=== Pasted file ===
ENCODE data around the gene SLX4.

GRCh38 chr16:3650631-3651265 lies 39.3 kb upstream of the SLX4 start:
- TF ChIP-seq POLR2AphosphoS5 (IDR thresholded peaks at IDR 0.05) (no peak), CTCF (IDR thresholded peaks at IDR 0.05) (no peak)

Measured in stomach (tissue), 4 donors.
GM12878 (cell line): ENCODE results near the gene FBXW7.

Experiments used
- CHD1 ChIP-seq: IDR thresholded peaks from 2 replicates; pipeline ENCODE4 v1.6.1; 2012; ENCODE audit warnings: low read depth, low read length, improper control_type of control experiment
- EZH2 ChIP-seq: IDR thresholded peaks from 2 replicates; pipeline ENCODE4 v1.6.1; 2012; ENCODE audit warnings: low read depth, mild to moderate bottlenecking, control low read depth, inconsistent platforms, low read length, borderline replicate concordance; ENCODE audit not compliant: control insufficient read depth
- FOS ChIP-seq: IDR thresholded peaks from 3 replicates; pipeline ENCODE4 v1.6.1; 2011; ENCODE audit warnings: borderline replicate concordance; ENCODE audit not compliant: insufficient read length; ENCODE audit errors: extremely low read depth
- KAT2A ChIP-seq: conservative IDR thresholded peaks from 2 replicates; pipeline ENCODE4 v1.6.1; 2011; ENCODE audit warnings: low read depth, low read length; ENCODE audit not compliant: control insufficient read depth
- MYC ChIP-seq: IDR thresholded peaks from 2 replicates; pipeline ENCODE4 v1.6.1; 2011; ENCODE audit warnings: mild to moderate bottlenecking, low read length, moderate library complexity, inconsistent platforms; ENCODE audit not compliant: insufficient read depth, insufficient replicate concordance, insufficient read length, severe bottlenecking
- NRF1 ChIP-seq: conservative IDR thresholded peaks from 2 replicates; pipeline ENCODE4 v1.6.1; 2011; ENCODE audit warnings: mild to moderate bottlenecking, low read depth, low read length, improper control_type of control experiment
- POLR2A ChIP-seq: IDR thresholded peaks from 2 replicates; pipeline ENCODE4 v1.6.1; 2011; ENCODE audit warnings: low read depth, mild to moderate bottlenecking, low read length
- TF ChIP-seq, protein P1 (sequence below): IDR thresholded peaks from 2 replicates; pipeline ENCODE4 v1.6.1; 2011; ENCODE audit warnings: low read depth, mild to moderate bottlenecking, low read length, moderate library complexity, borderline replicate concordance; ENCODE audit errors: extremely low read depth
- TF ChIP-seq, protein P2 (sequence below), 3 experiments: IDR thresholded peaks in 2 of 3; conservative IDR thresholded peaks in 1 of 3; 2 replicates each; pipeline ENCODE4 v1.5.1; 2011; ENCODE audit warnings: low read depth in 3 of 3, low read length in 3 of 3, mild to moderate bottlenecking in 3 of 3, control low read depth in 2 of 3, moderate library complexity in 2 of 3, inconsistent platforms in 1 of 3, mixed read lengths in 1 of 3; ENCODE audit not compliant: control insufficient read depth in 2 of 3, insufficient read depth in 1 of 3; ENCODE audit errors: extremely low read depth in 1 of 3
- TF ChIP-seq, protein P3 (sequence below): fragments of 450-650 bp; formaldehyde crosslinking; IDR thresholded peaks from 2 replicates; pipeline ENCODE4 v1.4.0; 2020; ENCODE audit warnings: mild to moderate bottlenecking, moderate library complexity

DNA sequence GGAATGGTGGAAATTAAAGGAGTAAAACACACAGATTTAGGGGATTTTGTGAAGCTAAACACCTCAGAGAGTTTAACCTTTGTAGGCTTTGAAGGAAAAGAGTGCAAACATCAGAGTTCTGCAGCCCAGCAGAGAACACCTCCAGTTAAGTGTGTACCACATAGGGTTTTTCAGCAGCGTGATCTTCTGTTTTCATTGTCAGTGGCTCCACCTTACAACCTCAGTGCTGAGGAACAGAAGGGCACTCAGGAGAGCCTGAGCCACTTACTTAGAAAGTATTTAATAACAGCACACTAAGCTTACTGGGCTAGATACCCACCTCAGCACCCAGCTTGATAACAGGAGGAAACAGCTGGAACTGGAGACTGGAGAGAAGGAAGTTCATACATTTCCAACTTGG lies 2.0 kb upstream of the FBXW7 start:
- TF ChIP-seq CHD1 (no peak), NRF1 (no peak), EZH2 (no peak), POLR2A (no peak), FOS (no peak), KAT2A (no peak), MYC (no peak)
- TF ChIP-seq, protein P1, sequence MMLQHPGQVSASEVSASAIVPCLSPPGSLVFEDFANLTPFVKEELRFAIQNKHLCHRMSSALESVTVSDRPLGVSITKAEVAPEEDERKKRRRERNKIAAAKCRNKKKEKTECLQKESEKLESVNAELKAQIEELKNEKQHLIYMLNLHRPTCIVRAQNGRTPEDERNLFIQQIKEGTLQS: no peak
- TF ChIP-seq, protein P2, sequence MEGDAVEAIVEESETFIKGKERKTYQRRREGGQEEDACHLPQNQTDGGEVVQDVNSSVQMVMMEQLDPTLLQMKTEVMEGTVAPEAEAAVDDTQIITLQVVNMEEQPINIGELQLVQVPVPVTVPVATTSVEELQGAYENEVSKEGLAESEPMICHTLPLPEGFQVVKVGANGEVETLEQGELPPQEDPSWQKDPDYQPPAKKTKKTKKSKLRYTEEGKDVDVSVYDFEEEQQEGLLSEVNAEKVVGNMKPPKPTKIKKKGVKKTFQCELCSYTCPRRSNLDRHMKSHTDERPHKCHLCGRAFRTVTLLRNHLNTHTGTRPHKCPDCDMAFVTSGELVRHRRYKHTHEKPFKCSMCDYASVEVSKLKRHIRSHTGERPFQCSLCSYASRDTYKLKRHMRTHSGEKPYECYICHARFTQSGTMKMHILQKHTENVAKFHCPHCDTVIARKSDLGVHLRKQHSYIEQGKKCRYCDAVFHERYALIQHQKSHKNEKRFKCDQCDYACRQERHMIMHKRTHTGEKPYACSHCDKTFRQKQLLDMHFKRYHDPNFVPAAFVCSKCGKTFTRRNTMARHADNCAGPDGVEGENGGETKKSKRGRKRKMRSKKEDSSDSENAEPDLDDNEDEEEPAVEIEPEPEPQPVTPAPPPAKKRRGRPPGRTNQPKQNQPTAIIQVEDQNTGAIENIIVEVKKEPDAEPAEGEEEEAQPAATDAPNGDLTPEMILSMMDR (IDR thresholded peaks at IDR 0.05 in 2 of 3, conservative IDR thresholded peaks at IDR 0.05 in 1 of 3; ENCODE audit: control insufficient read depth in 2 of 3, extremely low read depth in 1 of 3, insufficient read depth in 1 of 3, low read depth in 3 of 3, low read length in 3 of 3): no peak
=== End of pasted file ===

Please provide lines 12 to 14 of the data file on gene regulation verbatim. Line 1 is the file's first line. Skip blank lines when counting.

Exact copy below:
- NRF1 ChIP-seq: conservative IDR thresholded peaks from 2 replicates; pipeline ENCODE4 v1.6.1; 2011; ENCODE audit warnings: mild to moderate bottlenecking, low read depth, low read length, improper control_type of control experiment
- POLR2A ChIP-seq: IDR thresholded peaks from 2 replicates; pipeline ENCODE4 v1.6.1; 2011; ENCODE audit warnings: low read depth, mild to moderate bottlenecking, low read length
- TF ChIP-seq, protein P1 (sequence below): IDR thresholded peaks from 2 replicates; pipeline ENCODE4 v1.6.1; 2011; ENCODE audit warnings: low read depth, mild to moderate bottlenecking, low read length, moderate library complexity, borderline replicate concordance; ENCODE audit errors: extremely low read depth